As shown above, your installation docs should include introductory content, prerequisites and requirements, and the actual installation procedures themselves:

  • Installation overview

Include an overview that provides introductory information the user might need to understand before installing, such as the different installation options for your app (installing with KOTS in an existing cluster versus a VM or bare metal server, installing with Helm, air gap versus online installations, proxy installations, and so on).

An example of a good installation overview is DataStax’s Plan a Mission Control installation topic, which shows possible deployment topologies and describes the different installation options that users can choose between.

  • Installation prerequisites and requirements

In addition to configuring preflight checks for your app, your docs should also clearly list all the prerequisites and requirements that your users need to address before they can install.

For apps installed with KOTS, you can copy or link to the installation requirements in the Replicated docs:

(Just be sure to add any app-specific requirements that are not covered in the Replicated docs. Wallaroo’s Prerequisites Guide provides a good example of this.)

  • Installation procedures

    For vendors that distribute one or more apps with Replicated, you might support a variety of different installation options, such as:

You might also support installation options such as installing behind a proxy, the use of local private registries, or advanced RBAC options.

Replicated recommends that you add a separate topic or subsection in your docs site for each installation method, writing and thoroughly testing one method at a time.

Additionally, as part of your installation procedures, it’s also important to explain any configuration options for your app (such as the fields on the KOTS Admin Console config screen or the Helm values that you expose to your users). For example, KNIME’s Advanced settings section in their installation guide describes all the advanced configuration options, providing users with the information and recommendations they need in order to configure the app.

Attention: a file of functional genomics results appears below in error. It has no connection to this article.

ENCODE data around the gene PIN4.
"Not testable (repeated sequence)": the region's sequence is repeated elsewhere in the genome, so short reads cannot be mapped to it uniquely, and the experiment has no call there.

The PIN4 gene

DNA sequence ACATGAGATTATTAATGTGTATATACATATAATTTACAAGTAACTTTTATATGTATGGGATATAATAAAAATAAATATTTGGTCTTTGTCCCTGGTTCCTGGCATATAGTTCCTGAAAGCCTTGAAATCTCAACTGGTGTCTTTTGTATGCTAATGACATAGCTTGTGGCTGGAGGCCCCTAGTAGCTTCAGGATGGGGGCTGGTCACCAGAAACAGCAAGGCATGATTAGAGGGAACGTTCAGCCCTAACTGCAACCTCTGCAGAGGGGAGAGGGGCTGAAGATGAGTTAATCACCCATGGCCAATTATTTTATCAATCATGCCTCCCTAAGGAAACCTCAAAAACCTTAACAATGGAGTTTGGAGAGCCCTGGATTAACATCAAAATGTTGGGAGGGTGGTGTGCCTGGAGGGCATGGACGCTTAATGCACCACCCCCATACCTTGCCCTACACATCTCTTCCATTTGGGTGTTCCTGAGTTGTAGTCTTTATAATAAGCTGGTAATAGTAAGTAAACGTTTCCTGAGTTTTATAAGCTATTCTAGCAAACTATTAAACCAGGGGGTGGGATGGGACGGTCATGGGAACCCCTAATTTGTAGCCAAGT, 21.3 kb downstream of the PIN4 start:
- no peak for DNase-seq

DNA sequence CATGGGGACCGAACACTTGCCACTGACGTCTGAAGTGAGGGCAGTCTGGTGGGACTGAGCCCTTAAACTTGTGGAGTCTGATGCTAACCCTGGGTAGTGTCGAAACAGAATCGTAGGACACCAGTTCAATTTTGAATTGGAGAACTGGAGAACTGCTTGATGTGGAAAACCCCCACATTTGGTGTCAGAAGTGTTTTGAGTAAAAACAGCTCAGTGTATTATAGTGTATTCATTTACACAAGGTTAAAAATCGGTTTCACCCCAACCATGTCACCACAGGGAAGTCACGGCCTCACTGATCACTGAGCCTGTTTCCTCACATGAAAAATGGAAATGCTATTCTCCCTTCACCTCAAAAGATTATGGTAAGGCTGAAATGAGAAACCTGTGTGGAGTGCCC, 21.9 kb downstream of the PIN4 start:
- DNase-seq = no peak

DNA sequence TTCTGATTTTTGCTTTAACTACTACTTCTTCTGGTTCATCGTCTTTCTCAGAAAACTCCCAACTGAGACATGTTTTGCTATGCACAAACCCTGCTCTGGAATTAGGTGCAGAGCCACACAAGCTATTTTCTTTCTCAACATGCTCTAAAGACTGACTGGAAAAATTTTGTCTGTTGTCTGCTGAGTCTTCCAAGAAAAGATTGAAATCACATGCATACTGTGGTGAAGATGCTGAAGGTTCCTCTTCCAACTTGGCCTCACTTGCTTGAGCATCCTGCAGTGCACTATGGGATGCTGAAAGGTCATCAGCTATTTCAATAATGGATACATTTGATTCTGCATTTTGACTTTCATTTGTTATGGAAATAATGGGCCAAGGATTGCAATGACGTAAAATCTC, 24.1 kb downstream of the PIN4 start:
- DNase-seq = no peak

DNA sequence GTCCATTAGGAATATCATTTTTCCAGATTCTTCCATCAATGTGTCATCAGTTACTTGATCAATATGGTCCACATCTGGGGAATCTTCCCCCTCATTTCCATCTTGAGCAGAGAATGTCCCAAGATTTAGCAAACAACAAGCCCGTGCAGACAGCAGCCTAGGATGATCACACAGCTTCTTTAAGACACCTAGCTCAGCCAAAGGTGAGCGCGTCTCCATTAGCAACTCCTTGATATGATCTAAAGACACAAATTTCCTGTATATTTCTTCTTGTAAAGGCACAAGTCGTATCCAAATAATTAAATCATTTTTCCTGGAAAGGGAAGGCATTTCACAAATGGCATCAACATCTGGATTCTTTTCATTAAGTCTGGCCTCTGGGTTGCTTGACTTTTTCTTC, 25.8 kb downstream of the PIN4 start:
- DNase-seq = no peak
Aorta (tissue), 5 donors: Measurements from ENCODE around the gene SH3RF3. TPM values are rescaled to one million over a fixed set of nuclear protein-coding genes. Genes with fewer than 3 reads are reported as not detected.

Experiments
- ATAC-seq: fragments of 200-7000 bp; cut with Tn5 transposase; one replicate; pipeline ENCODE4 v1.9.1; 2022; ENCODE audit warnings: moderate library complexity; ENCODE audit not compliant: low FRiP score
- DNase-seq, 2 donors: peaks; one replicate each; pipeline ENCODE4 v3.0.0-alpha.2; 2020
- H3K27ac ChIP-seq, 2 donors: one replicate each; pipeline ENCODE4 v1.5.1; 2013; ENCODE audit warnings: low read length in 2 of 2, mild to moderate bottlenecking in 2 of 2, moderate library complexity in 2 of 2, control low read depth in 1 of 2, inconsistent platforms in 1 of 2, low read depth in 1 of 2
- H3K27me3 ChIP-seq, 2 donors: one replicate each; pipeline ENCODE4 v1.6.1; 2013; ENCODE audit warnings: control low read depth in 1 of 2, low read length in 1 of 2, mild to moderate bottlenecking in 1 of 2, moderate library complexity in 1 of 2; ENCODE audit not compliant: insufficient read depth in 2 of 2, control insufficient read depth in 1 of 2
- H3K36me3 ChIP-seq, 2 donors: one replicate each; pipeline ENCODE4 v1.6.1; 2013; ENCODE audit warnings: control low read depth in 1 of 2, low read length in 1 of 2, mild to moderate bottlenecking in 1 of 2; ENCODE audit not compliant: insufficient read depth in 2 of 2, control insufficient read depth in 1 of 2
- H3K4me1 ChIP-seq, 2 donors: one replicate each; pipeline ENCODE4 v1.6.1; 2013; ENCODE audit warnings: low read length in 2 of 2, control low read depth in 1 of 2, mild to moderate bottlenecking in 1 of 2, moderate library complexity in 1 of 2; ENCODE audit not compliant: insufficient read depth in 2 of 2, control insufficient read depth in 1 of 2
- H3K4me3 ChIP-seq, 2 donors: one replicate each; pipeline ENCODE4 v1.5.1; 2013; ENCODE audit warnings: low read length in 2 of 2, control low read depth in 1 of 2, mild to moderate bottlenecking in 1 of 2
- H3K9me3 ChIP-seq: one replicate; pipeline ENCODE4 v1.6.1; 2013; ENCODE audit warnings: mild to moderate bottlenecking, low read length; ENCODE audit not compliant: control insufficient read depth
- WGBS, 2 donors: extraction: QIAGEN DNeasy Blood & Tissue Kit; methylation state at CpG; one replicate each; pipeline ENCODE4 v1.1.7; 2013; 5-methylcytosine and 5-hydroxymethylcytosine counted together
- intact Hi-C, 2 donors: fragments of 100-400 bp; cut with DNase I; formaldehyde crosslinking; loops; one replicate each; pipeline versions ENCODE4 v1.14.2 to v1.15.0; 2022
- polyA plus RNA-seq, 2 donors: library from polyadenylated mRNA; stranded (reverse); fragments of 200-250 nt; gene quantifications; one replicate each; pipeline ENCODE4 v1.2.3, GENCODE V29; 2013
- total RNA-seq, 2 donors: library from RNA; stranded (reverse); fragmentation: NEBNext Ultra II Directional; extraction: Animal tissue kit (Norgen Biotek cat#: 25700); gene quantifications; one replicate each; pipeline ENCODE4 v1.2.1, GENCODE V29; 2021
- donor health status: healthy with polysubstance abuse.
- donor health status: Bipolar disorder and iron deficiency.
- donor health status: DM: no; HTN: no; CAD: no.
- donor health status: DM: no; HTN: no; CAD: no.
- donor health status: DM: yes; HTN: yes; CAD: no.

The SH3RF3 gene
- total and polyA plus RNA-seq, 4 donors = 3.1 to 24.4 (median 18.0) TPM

Writing Troubleshooting Content

Users often turn to the docs when things go wrong, and being able to find troubleshooting information that helps them self-resolve the issue is a big trust-builder. Troubleshooting content can also help reduce the burden on your support team by reducing the number of support requests that users have to make.

To make your troubleshooting information easy to read and search, use a standard, consistent format. In the Replicated docs site, we use a “Symptom, Cause, Solution” template, as shown in this example from our Snapshots troubleshooting page:

The “Symptom, Cause, Solution” template makes it really easy for users to understand why they are seeing a given error, and how to resolve it. It also makes it much easier for docs contributors to add new troubleshooting content without having to think about how they are going to format the information. 

When writing this type of troubleshooting content, be sure to also include the exact error message that users might be seeing. This way, a "Control+F" or "Command+F" on the page for the error message will help users quickly find the info they are looking for.

Finally, for apps distributed with Replicated, you should also include a topic that explains how to collect a support bundle. To do this, you can copy existing content from the Replicated docs website:


For inspiration, take a look at these docs websites from other vendors that distribute their apps with Replicated: